Growth tracking of femoral and humeral strength from infancy through late adolescence

Research output: Contribution to journalArticle

Abstract

Aim: To determine to what degree femoral and humeral strengths "track", or remain at the same ranked position relative to other individuals during the entire growth period. Methods: Radiographs of 20 individuals, equally divided by sex, were measured at 6-mo or annual intervals from 6 mo to 17 y of age. The section modulus, a measure of bending/torsional strength, was derived from cortical and subperiosteal breadths taken at the femoral midshaft and at 40% of the bone length from the distal end of the humerus. Body size was also assessed as the product of body weight and bone length. Growth tracking was evaluated in two ways: as Spearman rank-order correlations between strengths at each age point and strengths at 17 y of age, and as the number of individual changes in rank over specified age intervals. All analyses were carried out within sex. Results: The degree of growth tracking varied by sex, skeletal location, and age. Correlations were higher for the humerus (r = 0.56-0.83) than for the femur (r = 0.10-0.63). Males showed particularly poor tracking for the femur, most likely due to late and variable adolescent growth spurts in body size. Standardizing for body size improved tracking for the male femur, but not for the humerus. Over the entire growth period, individuals averaged 5-8 out of a possible 9 changes in rank. Early childhood (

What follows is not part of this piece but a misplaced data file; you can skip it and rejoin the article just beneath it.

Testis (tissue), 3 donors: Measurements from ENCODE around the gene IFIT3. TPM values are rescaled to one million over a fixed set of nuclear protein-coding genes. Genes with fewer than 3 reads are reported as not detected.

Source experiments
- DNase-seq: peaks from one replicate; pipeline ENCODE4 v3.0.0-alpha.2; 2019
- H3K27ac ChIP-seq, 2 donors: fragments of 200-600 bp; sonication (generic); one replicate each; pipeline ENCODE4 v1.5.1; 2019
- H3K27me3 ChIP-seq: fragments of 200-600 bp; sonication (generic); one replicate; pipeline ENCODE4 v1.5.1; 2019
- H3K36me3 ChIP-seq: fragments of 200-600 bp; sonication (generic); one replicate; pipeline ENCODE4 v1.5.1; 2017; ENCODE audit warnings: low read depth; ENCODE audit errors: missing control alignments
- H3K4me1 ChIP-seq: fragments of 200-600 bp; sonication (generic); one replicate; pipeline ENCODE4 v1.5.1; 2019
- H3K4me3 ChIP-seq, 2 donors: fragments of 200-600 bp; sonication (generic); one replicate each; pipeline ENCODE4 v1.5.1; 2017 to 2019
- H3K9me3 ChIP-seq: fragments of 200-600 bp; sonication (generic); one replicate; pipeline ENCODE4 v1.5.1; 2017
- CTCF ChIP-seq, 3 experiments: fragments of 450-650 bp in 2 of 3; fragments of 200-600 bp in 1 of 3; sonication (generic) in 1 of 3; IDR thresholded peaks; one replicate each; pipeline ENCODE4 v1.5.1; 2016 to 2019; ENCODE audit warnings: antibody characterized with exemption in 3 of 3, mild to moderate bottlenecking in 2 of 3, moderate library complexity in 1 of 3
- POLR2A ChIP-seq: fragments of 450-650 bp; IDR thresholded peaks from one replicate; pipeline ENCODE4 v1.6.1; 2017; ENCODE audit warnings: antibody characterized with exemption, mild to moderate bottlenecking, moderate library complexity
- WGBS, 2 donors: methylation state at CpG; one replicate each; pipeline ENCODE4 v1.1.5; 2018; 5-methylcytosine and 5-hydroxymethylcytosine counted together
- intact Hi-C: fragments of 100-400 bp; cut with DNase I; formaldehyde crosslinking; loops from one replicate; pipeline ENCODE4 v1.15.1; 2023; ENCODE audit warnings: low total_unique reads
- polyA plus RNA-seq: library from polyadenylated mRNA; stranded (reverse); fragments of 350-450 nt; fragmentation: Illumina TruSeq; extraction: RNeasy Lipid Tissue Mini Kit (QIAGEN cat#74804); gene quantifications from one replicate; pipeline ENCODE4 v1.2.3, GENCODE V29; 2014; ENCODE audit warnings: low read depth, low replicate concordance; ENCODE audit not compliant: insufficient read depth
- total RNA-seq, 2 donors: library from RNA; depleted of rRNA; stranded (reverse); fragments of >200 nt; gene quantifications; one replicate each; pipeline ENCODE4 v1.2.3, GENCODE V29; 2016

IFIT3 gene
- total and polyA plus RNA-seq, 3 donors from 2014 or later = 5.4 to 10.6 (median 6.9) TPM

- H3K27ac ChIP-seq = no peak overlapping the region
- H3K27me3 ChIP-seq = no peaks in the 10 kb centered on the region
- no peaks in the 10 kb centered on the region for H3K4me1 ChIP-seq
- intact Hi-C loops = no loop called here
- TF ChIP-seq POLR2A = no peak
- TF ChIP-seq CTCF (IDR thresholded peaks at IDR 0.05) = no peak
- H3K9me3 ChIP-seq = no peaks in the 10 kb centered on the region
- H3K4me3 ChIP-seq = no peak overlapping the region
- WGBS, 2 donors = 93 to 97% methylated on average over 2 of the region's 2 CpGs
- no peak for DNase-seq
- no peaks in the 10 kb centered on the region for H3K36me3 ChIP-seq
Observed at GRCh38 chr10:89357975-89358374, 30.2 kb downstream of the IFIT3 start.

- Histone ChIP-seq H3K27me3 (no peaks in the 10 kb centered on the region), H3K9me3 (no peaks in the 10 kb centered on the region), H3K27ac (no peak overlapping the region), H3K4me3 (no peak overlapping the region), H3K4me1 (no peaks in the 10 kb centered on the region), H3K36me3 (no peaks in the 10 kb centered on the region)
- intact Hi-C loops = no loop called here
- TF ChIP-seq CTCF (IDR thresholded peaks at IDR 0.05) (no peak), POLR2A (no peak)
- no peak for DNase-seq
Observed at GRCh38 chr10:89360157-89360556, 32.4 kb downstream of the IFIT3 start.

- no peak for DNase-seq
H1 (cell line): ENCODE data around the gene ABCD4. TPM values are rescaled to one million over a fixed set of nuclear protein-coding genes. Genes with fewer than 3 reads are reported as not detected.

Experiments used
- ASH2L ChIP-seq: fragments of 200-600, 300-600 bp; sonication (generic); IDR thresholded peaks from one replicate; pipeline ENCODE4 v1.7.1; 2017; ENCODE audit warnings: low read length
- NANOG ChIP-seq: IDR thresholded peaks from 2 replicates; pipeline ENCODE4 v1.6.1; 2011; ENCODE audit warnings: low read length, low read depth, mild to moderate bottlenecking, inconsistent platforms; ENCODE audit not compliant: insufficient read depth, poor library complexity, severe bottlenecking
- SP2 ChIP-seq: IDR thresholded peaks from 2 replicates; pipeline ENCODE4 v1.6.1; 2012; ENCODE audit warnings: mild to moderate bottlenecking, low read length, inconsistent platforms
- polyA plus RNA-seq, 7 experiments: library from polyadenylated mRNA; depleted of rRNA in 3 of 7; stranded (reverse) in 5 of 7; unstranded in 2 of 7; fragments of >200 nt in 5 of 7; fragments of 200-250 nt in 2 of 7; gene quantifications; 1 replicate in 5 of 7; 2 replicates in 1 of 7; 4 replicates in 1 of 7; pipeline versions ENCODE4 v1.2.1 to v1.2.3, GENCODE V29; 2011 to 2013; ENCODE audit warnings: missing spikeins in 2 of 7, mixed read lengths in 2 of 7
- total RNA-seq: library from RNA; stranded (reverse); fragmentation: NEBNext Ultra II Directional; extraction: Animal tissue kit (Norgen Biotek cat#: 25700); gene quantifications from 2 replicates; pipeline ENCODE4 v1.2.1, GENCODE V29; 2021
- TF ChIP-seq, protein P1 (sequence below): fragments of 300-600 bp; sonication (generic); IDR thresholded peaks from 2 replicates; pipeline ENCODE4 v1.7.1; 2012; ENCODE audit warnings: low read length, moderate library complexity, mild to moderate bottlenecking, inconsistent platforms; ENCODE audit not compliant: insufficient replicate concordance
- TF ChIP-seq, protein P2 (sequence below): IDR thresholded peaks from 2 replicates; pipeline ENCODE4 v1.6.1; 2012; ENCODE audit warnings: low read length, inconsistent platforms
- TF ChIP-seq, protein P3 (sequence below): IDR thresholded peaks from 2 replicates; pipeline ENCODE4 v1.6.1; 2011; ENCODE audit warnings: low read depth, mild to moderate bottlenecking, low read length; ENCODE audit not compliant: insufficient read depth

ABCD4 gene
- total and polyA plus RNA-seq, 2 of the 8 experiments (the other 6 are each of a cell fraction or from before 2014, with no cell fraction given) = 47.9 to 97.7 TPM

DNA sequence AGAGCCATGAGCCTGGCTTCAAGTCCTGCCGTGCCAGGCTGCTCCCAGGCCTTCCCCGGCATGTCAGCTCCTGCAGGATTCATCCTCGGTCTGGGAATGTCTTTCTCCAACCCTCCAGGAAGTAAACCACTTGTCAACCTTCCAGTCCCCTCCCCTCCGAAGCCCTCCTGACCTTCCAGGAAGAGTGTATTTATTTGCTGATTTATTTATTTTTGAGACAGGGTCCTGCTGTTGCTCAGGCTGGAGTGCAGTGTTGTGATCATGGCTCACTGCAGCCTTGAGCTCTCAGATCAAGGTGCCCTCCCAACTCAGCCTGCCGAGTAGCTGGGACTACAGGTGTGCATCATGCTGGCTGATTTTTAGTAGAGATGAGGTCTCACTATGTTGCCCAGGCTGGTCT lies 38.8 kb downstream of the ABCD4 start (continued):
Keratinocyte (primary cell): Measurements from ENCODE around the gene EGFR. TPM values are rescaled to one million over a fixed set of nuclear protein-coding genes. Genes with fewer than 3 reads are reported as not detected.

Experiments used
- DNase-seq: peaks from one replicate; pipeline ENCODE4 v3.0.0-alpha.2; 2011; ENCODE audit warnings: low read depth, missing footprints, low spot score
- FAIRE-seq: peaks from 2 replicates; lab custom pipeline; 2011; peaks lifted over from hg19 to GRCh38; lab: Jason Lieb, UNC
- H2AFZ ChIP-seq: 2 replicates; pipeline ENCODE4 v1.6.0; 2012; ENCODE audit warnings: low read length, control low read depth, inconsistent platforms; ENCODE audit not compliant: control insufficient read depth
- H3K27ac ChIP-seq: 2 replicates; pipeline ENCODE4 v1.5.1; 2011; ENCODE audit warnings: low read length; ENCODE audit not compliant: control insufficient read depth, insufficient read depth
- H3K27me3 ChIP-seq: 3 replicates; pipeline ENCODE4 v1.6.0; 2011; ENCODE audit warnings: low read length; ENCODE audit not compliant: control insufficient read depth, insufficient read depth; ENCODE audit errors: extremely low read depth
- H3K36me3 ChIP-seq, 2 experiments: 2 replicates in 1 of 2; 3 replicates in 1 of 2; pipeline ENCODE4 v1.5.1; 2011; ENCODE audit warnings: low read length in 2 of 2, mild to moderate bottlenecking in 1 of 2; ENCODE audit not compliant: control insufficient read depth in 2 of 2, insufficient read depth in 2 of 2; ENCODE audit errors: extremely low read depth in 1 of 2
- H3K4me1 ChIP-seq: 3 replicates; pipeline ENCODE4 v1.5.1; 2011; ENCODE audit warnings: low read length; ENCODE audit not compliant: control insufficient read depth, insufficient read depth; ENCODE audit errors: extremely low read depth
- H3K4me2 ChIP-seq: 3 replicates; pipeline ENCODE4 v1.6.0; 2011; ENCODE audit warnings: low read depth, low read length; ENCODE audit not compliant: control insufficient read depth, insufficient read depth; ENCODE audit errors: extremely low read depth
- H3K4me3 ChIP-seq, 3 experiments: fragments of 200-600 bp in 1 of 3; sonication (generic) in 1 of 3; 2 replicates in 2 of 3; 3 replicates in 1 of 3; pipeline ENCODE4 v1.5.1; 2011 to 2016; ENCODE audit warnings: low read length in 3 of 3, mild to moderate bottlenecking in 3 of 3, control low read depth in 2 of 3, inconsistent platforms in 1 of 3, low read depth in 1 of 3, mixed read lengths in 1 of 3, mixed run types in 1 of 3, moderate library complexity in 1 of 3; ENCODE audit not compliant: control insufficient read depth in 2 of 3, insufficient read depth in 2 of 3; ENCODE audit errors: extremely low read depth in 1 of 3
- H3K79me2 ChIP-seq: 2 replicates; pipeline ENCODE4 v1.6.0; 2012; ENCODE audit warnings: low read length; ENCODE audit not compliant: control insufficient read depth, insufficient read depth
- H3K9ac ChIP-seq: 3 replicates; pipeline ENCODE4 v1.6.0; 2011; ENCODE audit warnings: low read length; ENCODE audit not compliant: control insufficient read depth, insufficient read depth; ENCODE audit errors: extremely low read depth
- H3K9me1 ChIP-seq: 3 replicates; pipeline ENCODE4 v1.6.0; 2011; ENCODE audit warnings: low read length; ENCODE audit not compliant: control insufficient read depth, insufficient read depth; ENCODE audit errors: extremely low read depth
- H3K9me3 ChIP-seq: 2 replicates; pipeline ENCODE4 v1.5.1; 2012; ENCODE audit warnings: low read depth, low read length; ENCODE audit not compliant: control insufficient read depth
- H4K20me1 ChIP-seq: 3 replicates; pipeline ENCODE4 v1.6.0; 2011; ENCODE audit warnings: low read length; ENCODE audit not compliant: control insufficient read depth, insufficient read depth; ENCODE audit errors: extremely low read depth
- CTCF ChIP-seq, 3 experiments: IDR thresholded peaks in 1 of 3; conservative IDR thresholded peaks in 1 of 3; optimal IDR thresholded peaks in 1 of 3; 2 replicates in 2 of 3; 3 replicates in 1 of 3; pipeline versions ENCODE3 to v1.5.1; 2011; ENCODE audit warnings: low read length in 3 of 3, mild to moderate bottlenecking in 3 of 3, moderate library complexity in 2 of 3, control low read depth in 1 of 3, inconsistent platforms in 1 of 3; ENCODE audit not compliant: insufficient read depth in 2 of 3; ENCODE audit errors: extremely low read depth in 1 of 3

Original languageEnglish (US)
Pages (from-to)1030-1037
Number of pages8
JournalActa Paediatrica, International Journal of Paediatrics
Volume94
Issue number8
DOIs
StatePublished - Aug 2005

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Thigh
Humerus
Body Size
Femur
Growth
Bone and Bones
Body Weight

Keywords

  • Adolescents
  • Body size
  • Bone strength
  • Children
  • Growth tracking

ASJC Scopus subject areas

  • Pediatrics, Perinatology, and Child Health

Cite this

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abstract = "Aim: To determine to what degree femoral and humeral strengths {"}track{"}, or remain at the same ranked position relative to other individuals during the entire growth period. Methods: Radiographs of 20 individuals, equally divided by sex, were measured at 6-mo or annual intervals from 6 mo to 17 y of age. The section modulus, a measure of bending/torsional strength, was derived from cortical and subperiosteal breadths taken at the femoral midshaft and at 40{\%} of the bone length from the distal end of the humerus. Body size was also assessed as the product of body weight and bone length. Growth tracking was evaluated in two ways: as Spearman rank-order correlations between strengths at each age point and strengths at 17 y of age, and as the number of individual changes in rank over specified age intervals. All analyses were carried out within sex. Results: The degree of growth tracking varied by sex, skeletal location, and age. Correlations were higher for the humerus (r = 0.56-0.83) than for the femur (r = 0.10-0.63). Males showed particularly poor tracking for the femur, most likely due to late and variable adolescent growth spurts in body size. Standardizing for body size improved tracking for the male femur, but not for the humerus. Over the entire growth period, individuals averaged 5-8 out of a possible 9 changes in rank. Early childhood (",
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